World Eaters

The standard way to run World Eaters, and basically what you’d expect from the army, with no restrictions. Going this route gives you 8 Stratagems, 3 Warlord Traits, and 3 Relics to pick from. This is the mode you’ll want to go if you’re making Lord Invocatus your Warlord, and that makes this the most competitive choice.

Warlord Traits

There are three options here to work with, and you’ll likely not use any of them in competitive play since you’ll be taking Lord Invocatus.

  1. Favoured of Khorne – In your Command if this WARLORD is on the battlefield, you gain 1 Blood Tithe point. This is very, very good and probably the one ability you’d take if you weren’t taking Invocatus. Extra points early are a big deal as you want to get to 4 or 5 as soon as possible.
  2. True Berzerker – Each time a melee attack is allocated to this WARLORD, halve the Damage characteristic of that attack (rounding up). Another good one I’d take if I could take two traits.
  3. Battle Lust – This Warlord can Intervene if he’s within 6″ of an enemy unit and can intervene 6″. If at the start of the Fight phase, this Warlord is within Engagement Range of an enemy unit, it can fight first that phase. This one has less value than you’d think, and is the worst of the three.


The World Eaters have three relics to play with.

  1. Helm of Brazen Ire – Attacks against the bearer get -1 to hit. This is fine. Best on a Daemon Prince. Not as good as the Glaive.
  2. Berzerker Glaive – This replaces an exalted chainblade or axe of dismemberment with one that’s S+2, AP-3, 2 damage, and on 6s to hit you score 6 extra hits. This is a tasty upgrade for your Lord on Juggernaut and combos nicely with Martial Excellent to get triple hits on exploding 6s. The most likley addon you’ll take.
  3. Talisman of Rage – In your Command phase, pick a WORLD EATERS CORE unit within 9″. Until your next Command phase, when that unit makes a melee attack, unmodified hit rolls of 6 automatically wound the target. This is fine but the worst of the three and you can get the same effect from Blood Tithe Points.


  • Red Butchers (2 CP) gives a World Eaters Terminators or Eightbound unit +1 damage in the Fight phase, and this is just insanely good value. This Stratagem is more than enough reason to bring either, and suddenly World Eaters Terminators with 4 base attacks (going to 5 on the charge and hitting 6 with an Accursed Weapon) are insanely nasty threats when those 30+ attacks hit at 2 damage. Though where you’ll use this the most is on Eightbound to get them to D3 against really tough targets.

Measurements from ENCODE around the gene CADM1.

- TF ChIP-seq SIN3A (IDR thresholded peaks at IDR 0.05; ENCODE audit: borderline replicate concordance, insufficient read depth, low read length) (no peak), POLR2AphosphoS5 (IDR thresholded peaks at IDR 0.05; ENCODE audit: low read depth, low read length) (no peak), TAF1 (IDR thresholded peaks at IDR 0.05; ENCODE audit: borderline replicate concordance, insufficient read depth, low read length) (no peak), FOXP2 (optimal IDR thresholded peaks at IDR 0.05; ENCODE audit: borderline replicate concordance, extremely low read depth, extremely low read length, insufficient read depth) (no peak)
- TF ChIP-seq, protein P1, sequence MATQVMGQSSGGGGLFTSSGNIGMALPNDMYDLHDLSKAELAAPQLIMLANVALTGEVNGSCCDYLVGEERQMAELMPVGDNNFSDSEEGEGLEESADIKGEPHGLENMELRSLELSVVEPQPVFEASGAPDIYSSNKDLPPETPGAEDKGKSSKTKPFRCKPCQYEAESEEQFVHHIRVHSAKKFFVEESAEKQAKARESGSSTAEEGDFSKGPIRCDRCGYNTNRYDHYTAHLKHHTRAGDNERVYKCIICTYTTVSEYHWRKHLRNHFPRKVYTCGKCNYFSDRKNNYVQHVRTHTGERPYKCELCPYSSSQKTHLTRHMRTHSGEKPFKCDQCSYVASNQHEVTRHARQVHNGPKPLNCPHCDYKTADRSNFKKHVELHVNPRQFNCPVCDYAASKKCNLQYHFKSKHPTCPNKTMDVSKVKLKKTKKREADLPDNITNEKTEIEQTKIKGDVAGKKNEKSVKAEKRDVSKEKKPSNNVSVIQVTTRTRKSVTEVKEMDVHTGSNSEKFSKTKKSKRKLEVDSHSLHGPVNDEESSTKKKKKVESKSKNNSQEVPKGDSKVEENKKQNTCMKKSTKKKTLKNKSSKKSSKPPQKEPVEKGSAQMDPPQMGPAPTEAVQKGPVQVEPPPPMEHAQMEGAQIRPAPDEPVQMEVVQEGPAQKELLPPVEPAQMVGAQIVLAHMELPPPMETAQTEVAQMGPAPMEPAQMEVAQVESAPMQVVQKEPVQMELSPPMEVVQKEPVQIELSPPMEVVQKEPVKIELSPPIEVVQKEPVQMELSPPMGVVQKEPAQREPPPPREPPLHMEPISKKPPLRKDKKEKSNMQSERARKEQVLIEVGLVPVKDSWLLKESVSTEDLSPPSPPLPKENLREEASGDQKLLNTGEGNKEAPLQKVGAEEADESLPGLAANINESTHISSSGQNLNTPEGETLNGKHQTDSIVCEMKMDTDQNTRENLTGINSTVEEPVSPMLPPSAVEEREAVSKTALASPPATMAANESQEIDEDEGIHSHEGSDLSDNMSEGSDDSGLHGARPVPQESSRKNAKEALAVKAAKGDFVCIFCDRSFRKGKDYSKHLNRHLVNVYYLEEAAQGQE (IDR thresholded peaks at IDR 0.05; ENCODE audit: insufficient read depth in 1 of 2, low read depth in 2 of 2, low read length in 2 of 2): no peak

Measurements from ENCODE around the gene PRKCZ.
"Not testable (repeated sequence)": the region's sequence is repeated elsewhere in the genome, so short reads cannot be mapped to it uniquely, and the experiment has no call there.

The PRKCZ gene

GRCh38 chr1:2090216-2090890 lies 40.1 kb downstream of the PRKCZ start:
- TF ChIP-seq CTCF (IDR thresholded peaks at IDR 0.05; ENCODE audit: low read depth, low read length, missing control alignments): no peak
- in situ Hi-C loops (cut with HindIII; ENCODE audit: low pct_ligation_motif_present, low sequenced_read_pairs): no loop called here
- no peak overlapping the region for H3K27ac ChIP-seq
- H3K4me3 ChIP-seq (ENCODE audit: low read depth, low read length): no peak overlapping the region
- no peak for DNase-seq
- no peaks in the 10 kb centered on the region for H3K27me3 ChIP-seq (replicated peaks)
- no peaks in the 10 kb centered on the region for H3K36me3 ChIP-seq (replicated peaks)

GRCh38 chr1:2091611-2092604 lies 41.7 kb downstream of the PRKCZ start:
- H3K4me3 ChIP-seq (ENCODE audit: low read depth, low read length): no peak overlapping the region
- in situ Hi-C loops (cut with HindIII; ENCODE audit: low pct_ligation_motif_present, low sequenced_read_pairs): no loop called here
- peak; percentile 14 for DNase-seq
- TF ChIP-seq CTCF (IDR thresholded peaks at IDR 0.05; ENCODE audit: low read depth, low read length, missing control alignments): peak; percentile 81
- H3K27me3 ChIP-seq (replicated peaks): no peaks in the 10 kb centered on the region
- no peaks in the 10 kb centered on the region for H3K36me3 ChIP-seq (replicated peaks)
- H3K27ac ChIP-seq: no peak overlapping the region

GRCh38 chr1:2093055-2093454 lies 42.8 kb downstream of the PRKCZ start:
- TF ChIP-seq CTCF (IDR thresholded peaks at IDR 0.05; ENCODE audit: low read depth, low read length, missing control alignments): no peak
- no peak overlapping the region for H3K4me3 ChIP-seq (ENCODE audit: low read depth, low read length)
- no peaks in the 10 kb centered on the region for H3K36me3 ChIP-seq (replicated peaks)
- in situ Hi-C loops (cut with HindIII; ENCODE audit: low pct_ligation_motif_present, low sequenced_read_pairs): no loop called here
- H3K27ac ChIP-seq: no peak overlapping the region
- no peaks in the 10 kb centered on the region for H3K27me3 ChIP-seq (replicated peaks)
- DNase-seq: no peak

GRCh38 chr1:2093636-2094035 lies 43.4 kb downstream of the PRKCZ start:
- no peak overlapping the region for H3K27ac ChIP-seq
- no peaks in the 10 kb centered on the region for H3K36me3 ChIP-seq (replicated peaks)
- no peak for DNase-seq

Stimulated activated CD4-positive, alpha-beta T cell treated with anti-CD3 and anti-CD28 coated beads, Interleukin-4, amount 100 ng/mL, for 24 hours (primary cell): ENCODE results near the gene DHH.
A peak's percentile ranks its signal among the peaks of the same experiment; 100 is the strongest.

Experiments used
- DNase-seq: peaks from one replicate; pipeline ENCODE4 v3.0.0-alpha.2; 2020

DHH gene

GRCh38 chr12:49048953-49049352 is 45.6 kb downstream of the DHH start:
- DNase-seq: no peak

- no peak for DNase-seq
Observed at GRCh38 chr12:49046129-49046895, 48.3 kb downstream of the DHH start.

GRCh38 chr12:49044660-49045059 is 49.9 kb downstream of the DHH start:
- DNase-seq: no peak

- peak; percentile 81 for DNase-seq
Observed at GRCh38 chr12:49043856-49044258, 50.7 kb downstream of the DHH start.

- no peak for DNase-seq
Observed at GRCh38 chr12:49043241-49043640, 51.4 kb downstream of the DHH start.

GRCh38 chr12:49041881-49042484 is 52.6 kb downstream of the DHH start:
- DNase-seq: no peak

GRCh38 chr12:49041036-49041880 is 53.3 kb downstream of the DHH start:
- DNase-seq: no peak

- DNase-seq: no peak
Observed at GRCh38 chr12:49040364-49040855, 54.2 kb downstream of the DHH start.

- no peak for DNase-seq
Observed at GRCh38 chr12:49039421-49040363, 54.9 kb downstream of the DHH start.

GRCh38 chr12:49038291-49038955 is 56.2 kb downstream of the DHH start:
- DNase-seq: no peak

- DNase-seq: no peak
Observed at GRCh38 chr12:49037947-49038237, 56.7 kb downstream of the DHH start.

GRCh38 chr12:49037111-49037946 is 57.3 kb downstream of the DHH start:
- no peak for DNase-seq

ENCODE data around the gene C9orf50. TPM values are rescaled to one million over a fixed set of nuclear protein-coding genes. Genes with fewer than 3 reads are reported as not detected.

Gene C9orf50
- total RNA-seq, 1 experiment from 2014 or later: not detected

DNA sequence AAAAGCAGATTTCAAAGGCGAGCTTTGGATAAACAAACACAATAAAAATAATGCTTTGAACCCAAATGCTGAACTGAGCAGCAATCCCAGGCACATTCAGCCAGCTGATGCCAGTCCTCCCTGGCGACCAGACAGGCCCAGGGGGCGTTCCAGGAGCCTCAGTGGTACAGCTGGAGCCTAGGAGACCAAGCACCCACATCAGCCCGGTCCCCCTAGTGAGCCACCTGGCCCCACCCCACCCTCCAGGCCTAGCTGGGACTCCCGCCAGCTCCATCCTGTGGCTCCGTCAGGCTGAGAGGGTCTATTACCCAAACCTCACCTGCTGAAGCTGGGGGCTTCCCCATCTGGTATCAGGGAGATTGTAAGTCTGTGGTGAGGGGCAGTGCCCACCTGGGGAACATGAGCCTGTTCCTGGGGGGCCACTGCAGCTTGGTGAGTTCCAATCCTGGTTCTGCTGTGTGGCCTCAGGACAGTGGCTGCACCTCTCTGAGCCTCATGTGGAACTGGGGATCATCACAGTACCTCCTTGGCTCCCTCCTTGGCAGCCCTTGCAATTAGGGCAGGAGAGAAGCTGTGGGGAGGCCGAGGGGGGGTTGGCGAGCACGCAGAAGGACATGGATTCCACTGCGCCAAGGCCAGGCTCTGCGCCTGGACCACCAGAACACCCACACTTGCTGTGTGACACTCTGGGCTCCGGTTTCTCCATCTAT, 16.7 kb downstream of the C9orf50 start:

• Gory Dismemberment (1 CP) – is used in the Fight phase to give a CORE or CHARACTER unit additional mortals on 6s to wound, to a max of 6 inflicted. It’s a solid buff for Berzerkers who can otherwise throw out a ton of attacks with less to show for it against tougher targets. At 1 CP it’s priced to move and good for helping get over targets with good invulnerable saves, damage reduction, transhuman, or whatever else.
  • Skulls for the Skull Throne! (1 CP/2 CP) – Is a Stratagem you use when a Character in your army kills an enemy Warlord. You can either get 2 extra BTP or get +1 to advance and charge rolls for that model for the rest of the game. Or, if you spend 2 CP instead of 1, you can get both. This is neat, though it’s something you’ll rarely use. When you do get it off, 2 BTP will be more useful than the charge bonus most of the time, unless you’ve gotten caught out early.
  • Scorn of Sorcery (1 CP) – returns here, giving you the usual ability to deny Psychic powers on a 4+. That’s massively useful, and you’ll throw this out a lot in games with psykers. It’s also super useful for keeping opponents honest if they think they can get off Warp Ritual or Interrogate free against you.
  • Blood Frenzy (1 CP/2 CP) – lets a single CORE unit fight on death on the Fight phase – no roll required. It costs 1 CP on a Troops unit and 2 CP otherwise and is something you’re bound to use in a lot of games as well, particularly on Berzerkers who get ambushed or interrupted. A useful way to make opponents pay for touching your models at all. Hilariously also works on Helbrutes and Contemptors.